Governorship of Cilicia

Migration of the Germanic Cimbrian and Teuton tribes. The matches are won in green, and the matches are in red.
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Sulla returned to Rome in 97 BCE to become praetor urbanus, and in 96 BCE he became pro consule and governor of Cilicia in Anatolia. Cilicia, the Romans recently joined the empire, because from there they controlled the marauding pirates in the area. Previously, the Rhodes had dealt with them, but the Romans significantly limited the rights of the latter due to the attitude they took during the Macedonian War. Sulla was the first magistratus to receive a Party ambassador – Orobazus. During the audience, Sulla sat down between the Party representative and Pontus’ ambassador, which was to seal the party’s fate. The place in the middle was honourable, which Sulla probably did not know. After his return to the country, the Parthian ambassador was sentenced to execution for allegedly allowing the outmanoeuvre. Later, the clairvoyant, in connection with this event, foretold Sulla’s death at the height of his power and fortune. This prophecy would then weigh on him throughout his life.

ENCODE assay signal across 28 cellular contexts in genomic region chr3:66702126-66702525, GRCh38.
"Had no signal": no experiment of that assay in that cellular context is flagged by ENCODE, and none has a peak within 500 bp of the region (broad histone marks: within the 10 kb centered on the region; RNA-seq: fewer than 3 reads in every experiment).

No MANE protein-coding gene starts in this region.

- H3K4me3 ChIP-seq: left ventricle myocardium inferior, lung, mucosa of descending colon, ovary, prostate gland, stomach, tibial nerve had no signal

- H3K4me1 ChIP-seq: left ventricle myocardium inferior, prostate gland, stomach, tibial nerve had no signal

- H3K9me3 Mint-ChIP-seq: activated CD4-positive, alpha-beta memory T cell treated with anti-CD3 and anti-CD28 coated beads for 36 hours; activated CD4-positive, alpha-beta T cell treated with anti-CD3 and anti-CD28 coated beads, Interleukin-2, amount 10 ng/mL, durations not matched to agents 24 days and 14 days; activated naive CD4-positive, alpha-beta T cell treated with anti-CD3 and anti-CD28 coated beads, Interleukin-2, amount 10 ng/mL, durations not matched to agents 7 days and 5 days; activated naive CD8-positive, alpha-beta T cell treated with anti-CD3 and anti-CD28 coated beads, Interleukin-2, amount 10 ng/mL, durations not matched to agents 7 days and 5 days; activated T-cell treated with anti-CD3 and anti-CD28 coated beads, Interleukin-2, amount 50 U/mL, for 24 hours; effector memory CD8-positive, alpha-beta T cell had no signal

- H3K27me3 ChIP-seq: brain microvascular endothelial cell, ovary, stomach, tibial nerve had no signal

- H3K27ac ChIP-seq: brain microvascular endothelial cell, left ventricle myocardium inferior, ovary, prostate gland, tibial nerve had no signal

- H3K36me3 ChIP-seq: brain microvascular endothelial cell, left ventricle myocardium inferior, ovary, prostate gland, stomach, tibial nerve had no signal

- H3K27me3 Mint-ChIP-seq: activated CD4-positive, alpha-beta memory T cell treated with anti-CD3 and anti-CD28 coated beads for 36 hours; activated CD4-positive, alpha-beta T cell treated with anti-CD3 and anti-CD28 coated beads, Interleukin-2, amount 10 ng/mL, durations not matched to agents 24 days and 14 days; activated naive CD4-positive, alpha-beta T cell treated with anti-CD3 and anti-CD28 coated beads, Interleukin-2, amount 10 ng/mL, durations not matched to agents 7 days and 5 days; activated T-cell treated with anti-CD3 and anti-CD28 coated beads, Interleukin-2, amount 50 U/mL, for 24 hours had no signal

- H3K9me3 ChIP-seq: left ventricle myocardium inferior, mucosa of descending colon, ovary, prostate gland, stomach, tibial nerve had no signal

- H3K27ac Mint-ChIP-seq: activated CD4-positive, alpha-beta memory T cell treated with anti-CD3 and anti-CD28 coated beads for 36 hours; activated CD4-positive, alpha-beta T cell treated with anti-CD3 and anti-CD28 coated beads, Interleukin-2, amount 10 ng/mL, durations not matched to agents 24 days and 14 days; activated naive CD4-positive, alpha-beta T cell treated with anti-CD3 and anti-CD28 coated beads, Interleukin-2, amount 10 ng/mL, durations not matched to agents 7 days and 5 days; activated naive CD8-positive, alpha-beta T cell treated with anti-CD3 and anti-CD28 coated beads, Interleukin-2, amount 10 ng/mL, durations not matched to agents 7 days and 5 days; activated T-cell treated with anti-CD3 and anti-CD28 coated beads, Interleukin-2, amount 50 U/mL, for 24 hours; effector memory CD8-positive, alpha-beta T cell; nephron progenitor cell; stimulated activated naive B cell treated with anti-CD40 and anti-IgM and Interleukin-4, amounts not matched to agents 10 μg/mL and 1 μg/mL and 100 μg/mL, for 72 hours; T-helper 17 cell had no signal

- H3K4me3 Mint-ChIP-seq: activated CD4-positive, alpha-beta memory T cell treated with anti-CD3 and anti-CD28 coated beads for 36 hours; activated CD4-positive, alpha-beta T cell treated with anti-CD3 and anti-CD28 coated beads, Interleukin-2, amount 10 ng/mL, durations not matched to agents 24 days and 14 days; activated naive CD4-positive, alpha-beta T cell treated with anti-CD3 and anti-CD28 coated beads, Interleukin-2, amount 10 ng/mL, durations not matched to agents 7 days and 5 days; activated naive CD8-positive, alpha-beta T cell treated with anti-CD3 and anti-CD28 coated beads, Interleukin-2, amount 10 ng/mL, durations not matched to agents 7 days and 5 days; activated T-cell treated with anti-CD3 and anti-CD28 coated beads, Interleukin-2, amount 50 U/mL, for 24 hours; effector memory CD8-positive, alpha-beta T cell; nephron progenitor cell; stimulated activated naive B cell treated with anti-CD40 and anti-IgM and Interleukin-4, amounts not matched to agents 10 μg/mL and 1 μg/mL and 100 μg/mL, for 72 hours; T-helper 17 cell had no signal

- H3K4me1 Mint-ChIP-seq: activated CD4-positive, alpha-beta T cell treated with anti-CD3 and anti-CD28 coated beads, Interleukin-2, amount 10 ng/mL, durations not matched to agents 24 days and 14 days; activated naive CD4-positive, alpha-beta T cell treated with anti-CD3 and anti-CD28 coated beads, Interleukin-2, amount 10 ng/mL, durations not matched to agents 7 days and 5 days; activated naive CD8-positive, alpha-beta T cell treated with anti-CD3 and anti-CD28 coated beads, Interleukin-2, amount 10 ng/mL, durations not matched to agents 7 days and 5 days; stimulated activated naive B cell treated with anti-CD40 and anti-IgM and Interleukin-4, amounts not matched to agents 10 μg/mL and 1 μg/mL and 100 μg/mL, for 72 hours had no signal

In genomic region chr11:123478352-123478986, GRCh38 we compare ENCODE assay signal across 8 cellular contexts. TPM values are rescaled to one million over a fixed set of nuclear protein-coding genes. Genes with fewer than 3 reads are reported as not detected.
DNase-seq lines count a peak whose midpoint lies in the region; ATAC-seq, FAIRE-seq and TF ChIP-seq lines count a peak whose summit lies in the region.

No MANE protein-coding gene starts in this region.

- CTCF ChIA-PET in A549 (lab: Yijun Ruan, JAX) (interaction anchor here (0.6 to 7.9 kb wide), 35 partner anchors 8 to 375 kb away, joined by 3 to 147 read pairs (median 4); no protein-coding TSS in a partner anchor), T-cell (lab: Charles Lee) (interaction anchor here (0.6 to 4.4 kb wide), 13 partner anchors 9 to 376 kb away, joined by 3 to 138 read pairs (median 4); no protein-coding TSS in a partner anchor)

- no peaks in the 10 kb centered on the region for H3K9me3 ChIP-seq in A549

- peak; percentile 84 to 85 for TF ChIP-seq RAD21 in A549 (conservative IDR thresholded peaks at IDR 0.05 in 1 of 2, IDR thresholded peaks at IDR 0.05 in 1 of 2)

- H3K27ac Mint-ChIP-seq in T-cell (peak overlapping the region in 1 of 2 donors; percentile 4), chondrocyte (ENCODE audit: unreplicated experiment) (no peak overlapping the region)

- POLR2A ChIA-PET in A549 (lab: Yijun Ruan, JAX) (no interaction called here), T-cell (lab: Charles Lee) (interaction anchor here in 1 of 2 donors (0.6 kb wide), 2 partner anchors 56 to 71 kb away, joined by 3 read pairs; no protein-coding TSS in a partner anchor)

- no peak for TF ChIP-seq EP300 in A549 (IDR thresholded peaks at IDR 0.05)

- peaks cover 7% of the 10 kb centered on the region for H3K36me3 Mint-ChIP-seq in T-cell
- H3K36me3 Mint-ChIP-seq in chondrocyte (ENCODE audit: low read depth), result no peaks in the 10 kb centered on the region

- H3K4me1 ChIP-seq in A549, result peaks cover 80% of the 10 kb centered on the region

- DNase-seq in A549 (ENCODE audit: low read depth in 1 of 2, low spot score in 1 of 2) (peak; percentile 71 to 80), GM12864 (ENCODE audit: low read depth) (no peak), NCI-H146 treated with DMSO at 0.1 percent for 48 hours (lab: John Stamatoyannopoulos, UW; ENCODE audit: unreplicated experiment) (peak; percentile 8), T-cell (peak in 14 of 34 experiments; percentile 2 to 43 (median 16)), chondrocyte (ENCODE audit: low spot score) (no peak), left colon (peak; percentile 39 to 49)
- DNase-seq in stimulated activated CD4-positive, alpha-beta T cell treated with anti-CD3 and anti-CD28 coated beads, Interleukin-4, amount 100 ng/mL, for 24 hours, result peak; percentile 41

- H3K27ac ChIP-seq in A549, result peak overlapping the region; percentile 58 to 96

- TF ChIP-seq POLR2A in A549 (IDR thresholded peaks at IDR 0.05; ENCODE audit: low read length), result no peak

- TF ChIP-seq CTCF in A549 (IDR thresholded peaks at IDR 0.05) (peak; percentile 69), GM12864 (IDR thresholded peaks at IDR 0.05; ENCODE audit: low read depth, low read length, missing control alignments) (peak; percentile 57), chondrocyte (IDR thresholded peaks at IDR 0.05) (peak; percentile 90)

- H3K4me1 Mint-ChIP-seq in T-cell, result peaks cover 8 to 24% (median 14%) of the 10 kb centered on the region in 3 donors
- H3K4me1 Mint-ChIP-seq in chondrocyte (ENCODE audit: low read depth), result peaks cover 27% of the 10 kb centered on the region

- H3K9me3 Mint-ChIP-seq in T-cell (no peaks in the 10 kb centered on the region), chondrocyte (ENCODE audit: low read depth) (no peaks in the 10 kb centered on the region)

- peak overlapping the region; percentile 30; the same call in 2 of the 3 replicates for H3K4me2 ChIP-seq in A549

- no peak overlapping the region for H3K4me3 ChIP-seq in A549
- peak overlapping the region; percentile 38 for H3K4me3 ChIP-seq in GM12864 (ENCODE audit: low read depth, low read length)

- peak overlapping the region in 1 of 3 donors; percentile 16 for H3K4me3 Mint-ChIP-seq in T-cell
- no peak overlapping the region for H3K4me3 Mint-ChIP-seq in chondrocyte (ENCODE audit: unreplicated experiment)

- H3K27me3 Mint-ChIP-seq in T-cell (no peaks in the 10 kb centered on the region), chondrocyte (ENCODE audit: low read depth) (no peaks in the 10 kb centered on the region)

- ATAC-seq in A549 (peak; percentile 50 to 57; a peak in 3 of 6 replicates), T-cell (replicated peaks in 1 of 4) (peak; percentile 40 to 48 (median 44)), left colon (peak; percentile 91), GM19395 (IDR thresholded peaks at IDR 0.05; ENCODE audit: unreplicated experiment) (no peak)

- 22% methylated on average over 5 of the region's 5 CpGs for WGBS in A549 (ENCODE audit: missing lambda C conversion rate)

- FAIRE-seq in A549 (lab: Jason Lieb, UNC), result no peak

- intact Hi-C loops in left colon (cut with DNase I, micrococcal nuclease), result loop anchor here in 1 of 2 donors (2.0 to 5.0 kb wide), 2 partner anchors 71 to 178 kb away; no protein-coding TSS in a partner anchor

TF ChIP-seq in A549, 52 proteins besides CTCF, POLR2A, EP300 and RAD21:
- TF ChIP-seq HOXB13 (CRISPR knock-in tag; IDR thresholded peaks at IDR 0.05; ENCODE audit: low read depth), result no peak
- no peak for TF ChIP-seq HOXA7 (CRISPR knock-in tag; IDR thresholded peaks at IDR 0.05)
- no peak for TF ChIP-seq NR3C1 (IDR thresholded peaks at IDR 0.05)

War with allies

In 91 BCE Sulla was recalled to Rome and appointed army commander in the war with the allies (bellum sociale) in 90-88 BCE This was the conflict between the Roman Republic and Italian allies (socii). These were one of the bloodiest fights in the history of Rome, the defeat of which could mean the annihilation of the empire. The ignition spark to the uprising was the murder of Marcus Livius Drusus, the people’s tribune of 91 BCE. The projects of his reforms envisaged, among other things, granting civil rights to all free Italian inhabitants, as well as the division of all public lands. They met with fierce opposition from Roman senators and equites and did not materialize, and their author was murdered. This infuriated most of the allies who forged an alliance against Rome.

Image of Sulla and the defeated Jugurtha on the reverse of the coin. The obverse shows Diana, the goddess of hunting, nature and fertility.